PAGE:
After a year at this university, I have come to perceive that very few people around me show any excitement about the LSE. Despite its incredible offer of academic prowess, impactful and innovative research and a campus in the centre of London, our collective lived experience at LSE translates to low satisfaction and a general disengaged mood.
Whilst there is a risk that this is just a relatively normal attitude towards institutions, it saddens me to see that studying at the LSE could be so much better than it currently is. The students I talk to frequently mention feeling like clients, and there’s a creeping sense throughout my conversations that LSE’s corporatism and careerism has turned the school into a dull place.
After covering several LSE Director forums for the Beaver, I have come to see our new LSE Director, Dame Minouche Shafik, as one of the few people here that can make me feel that the school can change, that it can be better. The upcoming 2030 strategy excites me, as it should excite all students currently feeling disappointed about what the school has to offer.
Whilst it is unclear how these planned changes will affect my personal experience as a student, I take hearing that there are plans to modernise the educational experience, to invest more heavily on research, to improve the student experience by ensuring minimum standards across departments, as good omens.
There are already signs that the school is aiming for change; many departments have been attempting to diversify assessment practices. This allows LSE to work for everyone, not just those comfortable with final exams.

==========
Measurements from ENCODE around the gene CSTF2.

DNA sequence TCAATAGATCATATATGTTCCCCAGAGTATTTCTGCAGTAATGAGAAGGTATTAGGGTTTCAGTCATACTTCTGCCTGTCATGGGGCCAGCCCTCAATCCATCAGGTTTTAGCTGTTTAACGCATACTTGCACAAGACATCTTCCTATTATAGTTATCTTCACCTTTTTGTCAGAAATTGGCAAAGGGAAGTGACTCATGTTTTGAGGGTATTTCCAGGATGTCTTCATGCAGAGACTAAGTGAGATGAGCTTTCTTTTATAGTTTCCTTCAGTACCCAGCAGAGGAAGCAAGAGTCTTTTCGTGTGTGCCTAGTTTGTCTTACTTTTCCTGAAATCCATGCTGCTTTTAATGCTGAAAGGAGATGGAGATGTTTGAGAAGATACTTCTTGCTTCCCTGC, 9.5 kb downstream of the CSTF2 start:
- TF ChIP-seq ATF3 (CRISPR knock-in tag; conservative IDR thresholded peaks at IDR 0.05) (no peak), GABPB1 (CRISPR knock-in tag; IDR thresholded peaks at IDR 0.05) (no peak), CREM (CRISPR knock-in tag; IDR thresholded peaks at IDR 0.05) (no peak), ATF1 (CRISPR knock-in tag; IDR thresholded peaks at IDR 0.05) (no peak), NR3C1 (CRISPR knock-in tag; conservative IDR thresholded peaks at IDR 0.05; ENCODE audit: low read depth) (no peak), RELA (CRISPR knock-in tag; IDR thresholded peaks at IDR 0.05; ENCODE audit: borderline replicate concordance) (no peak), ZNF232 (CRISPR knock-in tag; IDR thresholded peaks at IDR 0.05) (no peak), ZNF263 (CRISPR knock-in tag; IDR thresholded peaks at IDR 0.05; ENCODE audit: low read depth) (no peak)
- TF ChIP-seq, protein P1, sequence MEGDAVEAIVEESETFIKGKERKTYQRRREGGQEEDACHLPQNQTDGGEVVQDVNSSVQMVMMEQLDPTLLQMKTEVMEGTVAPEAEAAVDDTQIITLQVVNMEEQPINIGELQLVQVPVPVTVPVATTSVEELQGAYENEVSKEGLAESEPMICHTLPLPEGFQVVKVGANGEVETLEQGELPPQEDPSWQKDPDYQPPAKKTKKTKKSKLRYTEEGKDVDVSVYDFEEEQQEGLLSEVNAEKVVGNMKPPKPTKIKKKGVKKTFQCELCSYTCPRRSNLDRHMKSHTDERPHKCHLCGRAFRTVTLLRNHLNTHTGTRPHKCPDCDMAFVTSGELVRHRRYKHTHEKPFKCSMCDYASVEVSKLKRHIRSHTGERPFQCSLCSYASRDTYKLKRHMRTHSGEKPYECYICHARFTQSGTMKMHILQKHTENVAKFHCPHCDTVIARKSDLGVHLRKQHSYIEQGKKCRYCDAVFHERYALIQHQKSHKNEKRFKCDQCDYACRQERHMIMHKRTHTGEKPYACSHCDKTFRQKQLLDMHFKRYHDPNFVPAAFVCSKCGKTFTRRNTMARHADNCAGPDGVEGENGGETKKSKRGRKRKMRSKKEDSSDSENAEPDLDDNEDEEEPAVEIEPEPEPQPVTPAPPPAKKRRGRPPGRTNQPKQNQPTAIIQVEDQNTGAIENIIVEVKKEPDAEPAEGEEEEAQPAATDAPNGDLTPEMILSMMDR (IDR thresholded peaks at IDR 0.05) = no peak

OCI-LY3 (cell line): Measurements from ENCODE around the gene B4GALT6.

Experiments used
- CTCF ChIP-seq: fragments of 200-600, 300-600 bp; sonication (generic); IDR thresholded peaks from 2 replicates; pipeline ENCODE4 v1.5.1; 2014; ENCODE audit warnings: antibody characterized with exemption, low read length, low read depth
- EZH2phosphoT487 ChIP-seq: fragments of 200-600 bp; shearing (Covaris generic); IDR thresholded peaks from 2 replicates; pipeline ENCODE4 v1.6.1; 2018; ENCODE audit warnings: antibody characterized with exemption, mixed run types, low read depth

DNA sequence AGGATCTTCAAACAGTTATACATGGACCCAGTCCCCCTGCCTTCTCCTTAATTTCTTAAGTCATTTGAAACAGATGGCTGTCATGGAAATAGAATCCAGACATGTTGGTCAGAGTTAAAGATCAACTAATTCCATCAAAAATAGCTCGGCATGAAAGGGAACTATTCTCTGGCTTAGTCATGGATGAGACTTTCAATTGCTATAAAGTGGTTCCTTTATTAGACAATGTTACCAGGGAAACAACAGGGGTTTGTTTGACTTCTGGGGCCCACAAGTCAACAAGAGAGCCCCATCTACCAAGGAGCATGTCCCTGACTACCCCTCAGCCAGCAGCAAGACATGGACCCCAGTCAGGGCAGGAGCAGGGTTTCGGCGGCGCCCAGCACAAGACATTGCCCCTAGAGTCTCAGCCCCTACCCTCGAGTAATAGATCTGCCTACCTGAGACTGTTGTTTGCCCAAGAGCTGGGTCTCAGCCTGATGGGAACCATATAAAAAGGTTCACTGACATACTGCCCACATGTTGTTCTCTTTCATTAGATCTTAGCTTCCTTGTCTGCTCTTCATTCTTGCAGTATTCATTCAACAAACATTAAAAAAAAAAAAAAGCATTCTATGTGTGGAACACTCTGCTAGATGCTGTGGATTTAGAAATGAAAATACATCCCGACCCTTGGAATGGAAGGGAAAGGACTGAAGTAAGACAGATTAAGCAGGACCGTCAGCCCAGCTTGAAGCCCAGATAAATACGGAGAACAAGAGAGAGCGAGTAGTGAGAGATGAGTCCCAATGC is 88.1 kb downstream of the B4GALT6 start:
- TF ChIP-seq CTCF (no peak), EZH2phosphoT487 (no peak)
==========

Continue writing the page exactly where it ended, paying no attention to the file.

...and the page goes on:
At the latest forum, there was mention of the need to stop thinking of students as customers and start treating us as the leaders of tomorrow. Whilst I am reticent to accept the vacuous “leaders of tomorrow” platitude, I am happy to see that school authorities seem to understand where the problem lies, and how we feel as students.
Upcoming changes within the strategic framework aim to provide students with more study abroad opportunities, increase available scholarships, modernise the way students are assessed and taught, and tackle the lack of engagement between students and academics. The strategy will launch in 2019 and the implementation of these aims will become clearer, along with what else is on the menu. Current students will also learn which of these changes will affect their experience, and those grovelling because their best option is to do postgraduate study at the university, may cheer up.
My point: these are good signs. For those of us who care about the university beyond our degree, who care about the university as a community, this is an excellent opportunity to be a part of these changes. The director’s seemingly open disposition to implement change is something we should capitalise on.
The student community should take this opportunity to speak up as loudly as possible about the changes we demand. The strategy’s formulation is in its early days, and its ambitious rhetoric contrasts heavily with a lack of practical shape.
The school authorities have shown that they are open to hear us out, and our concerns may yet materialise into change, only time will tell. If we are to be proud of our university as a home, rather than a soulless institution, we should try to engage with these efforts to redesign our experience, engaging with the proposed changes, voicing our concerns and recommendations.
This is a challenge that The Beaver will gladly undertake. Our editorial board is committed to provide a platform for the student voice, and as such we will aim to increase our efforts to communicate upcoming changes and debates about them.